CNP Session Room: Evaluating Fraud Solutions
The wide variety of antifraud solutions available from third-party providers means merchants must be careful when choosing one for their company. Panelists at a session on the 2016 CNP Expo’s final day agreed that as companies get larger, they may outgrow in-house fraud prevention systems.
Identifying the specific problem that needs to be solved is the most important step for any merchant in choosing a solution, each panelist emphasized. For Jonas Cooper, CTO of Lethal Performance, which makes and sells parts for Ford Mustangs, it was battling unnecessary declines.
“Traditionally, we have pretty low fraud rates but a high average order value, so any fraud is painful,” Cooper said. “The biggest thing for us wasn’t an increase in fraud. Our biggest problem was not inconveniencing our customers, but we were getting a lot of false positives.”
While digital services marketplace Fiverr, whose average ticket is low, had a different problem, according to Gali Gelber, head of trust and safety.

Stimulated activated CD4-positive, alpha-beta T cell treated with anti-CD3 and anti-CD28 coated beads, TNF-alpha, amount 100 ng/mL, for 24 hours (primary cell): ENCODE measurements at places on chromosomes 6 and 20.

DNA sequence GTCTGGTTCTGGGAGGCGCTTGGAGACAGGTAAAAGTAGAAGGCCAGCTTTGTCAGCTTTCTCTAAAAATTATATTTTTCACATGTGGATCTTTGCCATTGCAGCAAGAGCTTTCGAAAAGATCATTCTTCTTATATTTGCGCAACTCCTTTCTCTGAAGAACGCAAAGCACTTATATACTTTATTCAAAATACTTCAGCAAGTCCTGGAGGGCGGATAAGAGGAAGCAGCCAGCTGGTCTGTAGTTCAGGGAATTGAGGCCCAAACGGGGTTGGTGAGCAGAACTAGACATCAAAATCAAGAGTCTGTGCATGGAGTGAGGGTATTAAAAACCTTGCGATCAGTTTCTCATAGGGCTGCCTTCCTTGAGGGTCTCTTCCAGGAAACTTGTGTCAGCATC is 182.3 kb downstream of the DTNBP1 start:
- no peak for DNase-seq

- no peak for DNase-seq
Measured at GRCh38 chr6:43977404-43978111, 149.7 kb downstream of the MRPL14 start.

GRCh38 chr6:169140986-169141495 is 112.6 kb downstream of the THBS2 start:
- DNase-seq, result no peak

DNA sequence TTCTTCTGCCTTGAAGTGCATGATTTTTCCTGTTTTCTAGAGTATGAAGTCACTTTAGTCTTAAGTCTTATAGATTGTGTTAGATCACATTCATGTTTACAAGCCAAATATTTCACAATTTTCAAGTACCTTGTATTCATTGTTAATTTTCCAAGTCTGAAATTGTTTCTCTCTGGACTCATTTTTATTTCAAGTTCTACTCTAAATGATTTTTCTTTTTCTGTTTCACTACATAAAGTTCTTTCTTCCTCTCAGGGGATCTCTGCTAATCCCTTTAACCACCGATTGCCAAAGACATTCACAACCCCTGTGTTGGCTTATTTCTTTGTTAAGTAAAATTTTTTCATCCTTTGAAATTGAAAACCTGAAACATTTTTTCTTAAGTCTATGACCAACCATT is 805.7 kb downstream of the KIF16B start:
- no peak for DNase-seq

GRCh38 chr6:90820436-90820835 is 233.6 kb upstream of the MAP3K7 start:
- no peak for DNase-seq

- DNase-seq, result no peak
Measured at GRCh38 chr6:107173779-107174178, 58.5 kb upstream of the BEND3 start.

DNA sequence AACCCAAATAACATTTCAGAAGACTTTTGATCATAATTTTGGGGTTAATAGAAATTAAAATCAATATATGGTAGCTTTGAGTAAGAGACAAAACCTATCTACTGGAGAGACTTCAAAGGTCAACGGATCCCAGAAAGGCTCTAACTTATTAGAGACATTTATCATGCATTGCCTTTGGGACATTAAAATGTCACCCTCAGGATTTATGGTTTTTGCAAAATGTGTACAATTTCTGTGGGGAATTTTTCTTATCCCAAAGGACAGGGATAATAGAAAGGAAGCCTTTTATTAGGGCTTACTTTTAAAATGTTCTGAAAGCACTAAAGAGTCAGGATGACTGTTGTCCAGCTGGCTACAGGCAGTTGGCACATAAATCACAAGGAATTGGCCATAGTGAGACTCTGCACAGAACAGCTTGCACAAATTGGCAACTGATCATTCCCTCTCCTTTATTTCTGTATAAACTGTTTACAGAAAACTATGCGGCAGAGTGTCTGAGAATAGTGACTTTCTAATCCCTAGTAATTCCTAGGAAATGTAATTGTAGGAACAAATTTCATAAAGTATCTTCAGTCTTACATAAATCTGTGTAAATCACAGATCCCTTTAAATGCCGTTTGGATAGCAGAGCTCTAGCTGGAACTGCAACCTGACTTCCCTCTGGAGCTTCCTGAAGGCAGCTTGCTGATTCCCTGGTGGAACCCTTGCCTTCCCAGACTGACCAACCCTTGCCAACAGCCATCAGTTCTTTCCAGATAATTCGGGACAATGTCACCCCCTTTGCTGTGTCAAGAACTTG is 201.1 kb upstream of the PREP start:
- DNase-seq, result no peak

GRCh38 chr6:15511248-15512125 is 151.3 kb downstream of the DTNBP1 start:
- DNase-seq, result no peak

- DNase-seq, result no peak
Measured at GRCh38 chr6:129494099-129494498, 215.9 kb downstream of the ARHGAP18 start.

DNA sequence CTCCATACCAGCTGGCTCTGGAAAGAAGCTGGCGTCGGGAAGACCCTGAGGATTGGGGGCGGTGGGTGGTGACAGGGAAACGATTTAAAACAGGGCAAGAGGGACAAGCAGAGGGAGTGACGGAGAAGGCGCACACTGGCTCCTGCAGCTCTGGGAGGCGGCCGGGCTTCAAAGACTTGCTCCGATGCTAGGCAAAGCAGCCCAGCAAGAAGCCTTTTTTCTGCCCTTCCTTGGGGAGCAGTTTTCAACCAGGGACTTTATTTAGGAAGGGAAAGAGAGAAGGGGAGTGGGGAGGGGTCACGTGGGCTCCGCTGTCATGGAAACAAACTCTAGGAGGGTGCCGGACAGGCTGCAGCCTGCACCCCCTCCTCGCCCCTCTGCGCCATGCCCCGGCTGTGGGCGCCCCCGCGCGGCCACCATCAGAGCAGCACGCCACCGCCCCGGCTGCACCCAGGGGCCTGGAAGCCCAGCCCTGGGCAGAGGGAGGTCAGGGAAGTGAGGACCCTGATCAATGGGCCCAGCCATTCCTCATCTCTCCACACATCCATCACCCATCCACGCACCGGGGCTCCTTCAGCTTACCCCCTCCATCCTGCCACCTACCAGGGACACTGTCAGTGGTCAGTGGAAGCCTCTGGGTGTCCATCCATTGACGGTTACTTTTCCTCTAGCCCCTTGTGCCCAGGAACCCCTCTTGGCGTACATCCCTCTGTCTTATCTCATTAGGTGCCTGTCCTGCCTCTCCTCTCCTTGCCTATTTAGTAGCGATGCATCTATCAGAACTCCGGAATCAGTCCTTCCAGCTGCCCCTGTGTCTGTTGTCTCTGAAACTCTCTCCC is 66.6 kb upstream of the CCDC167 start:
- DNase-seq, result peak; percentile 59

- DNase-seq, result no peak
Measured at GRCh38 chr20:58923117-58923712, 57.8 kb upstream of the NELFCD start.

“Fraudsters were trying to test the card on us and then go buy a Rolex somewhere else,” Gelber said. “We found it a little more difficult to identify collusion. We knew we could not deal with this kind of volume in house.”
Whatever the problem, panelists agreed, when looking for a vendor to provide security, be methodical. Laura Park, sales operation specialist for Macsales.com, a 27-year-old company that makes and sells part for Macs, recommended merchants find a variety of providers that fit their needs then test them by running real transactions.
“Make a list of your pain points, what you really need to solve for,” Park said. And, she had some advice for vendors in the room as well as merchants. “The other big thing we were looking for was the service aspect. If I feel like I know more than your sales rep, we’re done.”
Do your own research, added Cooper, who talks with friends in his industry and checks out products thoroughly before purchasing a solution. And stay focused on your requirements, he said.